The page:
We followed the haphazard directions of the ground marshals as they directed us for miles back and forth around the airport before we finally got to the right spot and were met by the smiling face of my friend and fellow pilot, Joe. I was so excited from arriving, so happy to see Joe, and so frustrated from our travels around the airport and dealing with the rude marshals that, without thinking, I started to turn the plane to park it. This angered our neighbor, whose tent was buffeted by our prop wash until I realized my mistake and shut the engine off. Oh, well, at least the flying part had been wonderful, and we did make friends with our neighbor before the end of the week. I hope to see him next year.
As we settled in and unpacked the plane, I took stock of what airplanes were nearby. A hundred feet away was the Cardinal, flown in by friends Adam, Doug, and Adam's son. Next to the Cardinal was a 182 from another flying club at Gaithersburg, flown in by friend Darren. Two wing-lengths away was a Cirrus, with friends Meredith and Peter from Gaithersburg. Two rows over was 739BA, a club 172 flown in by friends Joe and Gashaw. There were also two homebuilt aircraft, an RV-7A flown in by friend Mike and his girlfriend Karen, the other an RV-8 flown by friends Arjan and Bruce. It was almost like camping at the airport in Gaithersburg!

By the time we had the plane tied down and unpacked, it was dark, so we settled in for our first night. I slept well in the tent and it was still very early by my biological clock when a terrific roar woke me abruptly from sleep. I scrambled from the tent to see a gaggle of WWII bombers taking off on the runway near our tent. It was 6 a.m. Welcome to Oshkosh!

I had the fixings for camp coffee, so I made some and tried to wake up while watching the planes take off. Then we walked over for some breakfast prepared by our fellow Gaithersburg pilots.

That initial breakfast set the tone for the rest of the week -- good people, good food, good weather, airplanes all around. It was like a bathroom pass with permission to do nothing but talk about airplanes from dawn to midnight, in a place where the sun always shines, the food is always good, and the kids are all above average.

The Best Part

Adam Jr. talking with a new friend in the shade of a wing

We spent the next several days walking around, looking at hundreds of airplanes of every kind, airplane gadgets, aerobatics, airplane tools. And spending money. Based on recent experience, including the trip to Oshkosh, I bought a portable GPS that gets weather information via satellite, so I can see what's happening ahead. I also bought an engine monitor for the Tiger, which will allow me to take better care of the engine during flight and pay closer attention to its condition.

"Somewhere," as in Beverly, Massachusetts?

Debut performance of the Rocket Racing League's X-Racer -- pretty cool!

I'd love to own a Stearman (or some other open cockpit biplane) some day

Nelicopter Rides!

We also spent plenty of time just camping and hanging out with the Tiger and our nearby friends, enjoying the good company and the everpresent sound of planes landing and taking off .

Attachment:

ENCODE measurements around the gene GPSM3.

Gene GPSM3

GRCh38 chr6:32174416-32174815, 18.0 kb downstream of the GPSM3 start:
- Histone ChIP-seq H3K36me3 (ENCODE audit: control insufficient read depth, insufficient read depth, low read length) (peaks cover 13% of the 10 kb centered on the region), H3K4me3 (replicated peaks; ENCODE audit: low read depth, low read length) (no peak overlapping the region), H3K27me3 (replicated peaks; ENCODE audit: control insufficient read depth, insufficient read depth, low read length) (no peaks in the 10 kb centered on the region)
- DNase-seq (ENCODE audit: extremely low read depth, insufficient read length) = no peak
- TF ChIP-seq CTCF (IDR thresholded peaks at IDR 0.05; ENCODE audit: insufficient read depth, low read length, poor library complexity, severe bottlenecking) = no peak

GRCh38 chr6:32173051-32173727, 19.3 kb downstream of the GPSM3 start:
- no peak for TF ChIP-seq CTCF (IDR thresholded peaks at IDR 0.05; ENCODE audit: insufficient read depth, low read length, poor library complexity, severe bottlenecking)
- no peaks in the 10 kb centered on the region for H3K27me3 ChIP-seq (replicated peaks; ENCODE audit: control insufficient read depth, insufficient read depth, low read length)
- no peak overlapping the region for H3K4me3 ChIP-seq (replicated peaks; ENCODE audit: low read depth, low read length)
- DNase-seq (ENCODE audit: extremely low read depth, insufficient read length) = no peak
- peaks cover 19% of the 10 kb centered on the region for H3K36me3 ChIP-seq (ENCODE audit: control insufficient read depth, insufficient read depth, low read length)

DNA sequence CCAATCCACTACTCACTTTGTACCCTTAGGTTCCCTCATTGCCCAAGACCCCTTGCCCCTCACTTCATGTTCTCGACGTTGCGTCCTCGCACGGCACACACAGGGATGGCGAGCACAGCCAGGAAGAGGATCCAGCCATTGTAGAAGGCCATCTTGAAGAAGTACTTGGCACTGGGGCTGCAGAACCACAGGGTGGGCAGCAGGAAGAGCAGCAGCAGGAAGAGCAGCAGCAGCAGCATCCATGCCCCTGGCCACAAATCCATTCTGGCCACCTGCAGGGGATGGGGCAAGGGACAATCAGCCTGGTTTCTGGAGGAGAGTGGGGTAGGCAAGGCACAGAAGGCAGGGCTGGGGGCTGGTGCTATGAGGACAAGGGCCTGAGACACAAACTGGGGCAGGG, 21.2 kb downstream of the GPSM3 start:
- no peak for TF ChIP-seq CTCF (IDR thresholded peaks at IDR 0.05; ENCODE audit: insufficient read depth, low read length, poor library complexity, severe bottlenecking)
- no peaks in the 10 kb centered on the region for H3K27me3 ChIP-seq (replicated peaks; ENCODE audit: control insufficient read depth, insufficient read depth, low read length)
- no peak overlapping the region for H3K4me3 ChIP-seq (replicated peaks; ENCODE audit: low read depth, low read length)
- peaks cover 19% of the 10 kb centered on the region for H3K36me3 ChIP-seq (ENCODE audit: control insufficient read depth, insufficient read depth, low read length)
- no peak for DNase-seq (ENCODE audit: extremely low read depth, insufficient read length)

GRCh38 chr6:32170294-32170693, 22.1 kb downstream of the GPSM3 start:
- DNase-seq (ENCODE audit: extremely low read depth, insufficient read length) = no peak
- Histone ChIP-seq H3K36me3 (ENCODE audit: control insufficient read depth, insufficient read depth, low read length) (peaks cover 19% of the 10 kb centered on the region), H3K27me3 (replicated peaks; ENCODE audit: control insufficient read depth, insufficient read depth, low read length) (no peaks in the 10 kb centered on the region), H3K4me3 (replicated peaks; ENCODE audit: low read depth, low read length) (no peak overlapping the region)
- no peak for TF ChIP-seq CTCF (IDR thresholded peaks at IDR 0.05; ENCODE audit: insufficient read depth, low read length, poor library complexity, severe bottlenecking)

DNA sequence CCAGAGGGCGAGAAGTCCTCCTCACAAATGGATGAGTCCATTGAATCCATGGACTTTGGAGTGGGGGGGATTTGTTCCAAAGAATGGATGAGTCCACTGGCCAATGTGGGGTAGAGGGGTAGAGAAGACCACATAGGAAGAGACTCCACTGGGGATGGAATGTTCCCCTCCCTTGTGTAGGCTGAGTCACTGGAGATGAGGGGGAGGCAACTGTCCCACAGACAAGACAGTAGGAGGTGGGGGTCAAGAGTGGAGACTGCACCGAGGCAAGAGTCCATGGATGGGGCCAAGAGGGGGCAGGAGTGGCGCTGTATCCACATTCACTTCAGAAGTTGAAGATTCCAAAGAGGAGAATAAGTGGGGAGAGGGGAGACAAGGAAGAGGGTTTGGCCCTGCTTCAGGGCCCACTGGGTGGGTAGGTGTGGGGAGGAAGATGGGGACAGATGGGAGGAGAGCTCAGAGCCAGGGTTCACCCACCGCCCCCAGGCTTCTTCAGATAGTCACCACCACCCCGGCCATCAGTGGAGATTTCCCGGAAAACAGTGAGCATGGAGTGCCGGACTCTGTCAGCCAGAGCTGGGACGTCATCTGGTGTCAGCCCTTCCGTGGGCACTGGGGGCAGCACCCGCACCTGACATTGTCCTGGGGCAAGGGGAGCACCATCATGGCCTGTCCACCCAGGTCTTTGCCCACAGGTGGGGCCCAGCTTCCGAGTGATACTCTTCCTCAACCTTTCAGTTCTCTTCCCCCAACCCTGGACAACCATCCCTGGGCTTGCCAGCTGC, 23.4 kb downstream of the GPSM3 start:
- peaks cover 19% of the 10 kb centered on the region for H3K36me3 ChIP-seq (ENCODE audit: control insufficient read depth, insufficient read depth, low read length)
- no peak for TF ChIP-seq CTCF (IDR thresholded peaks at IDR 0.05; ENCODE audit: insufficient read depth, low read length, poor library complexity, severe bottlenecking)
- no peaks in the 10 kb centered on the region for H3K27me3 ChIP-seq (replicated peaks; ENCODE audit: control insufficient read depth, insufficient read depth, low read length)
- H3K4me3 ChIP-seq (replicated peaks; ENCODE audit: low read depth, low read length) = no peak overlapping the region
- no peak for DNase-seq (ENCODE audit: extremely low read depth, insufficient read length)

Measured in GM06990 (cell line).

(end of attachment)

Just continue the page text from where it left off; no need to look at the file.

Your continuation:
On Saturday, our last full day there, we returned to the Tiger in the afternoon and watched the air show while stretched out on the grass in the shade of the wings. It was wonderful and peaceful, yet still infused with the excitement of aviation.

Many people had already left by this point, and the Tiger was beginning to look a litttle stranded in the large field with so much empty space around it. It was time to go home.

With a good forecast and other planes headed the same way, the trip home promised to be both fun and beautiful, and that's how it turned out. Three other planes were leaving Sunday morning for Gaithersburg, so we all planned a route that might let us stop for lunch together.

There are as many ways to get home as there are pilots!

Oshkosh: The Final Sunset

We had clear skies and a good tailwind for the first part of the trip, seeing ground speeds of 150+ knots as we crossed Lake Michigan and said hello to Emerson. Gashaw, Karen, and Ken took a different route home in N739BA to avoid the lake crossing, but there were two planes ahead of us that were taking the same route and we checked in occasionally by radio.

We caught up with the Cardinal, piloted by Adam, and Mike's faster RV-7A in Mansfield, Ohio, for lunch and fuel. Adam took off soon after we arrived, promising to provide advance information by radio about conditions ahead. After lunch, we paid our gas bill, then took off to the east, with Mike and Joe taking off a couple minutes behind us and quickly passing us in their faster plane.
We climbed to 11,500 feet to stay above the clouds, and our GPS shows an average ground speed of 135 knots for the rest of the trip. We chatted with Mike and Adam on the radio every so often and chuckled as we heard Adam's exclamations as Mike passed him a few miles before reaching Gaithersburg. Not long after, two hours after leaving Mansfield, we entered the downwind leg for Runway 32 and touched down to complete our trip.
Adam Jr. was sitting by the Cardinal as I shut down the plane and I walked over to say hello. Adam Jr. is nine years old and this was his third trip to Oshkosh with his dad.

"It's not that I don't want to be home, it's just that I don't want it to be over," he said as I approached.

"Are you looking forward to next year?" I asked.

"Yeah, but it just seems so far away."

I agree. And I can't wait.

No diversions on the way home

Sunday, August 03, 2008

Message for Emerson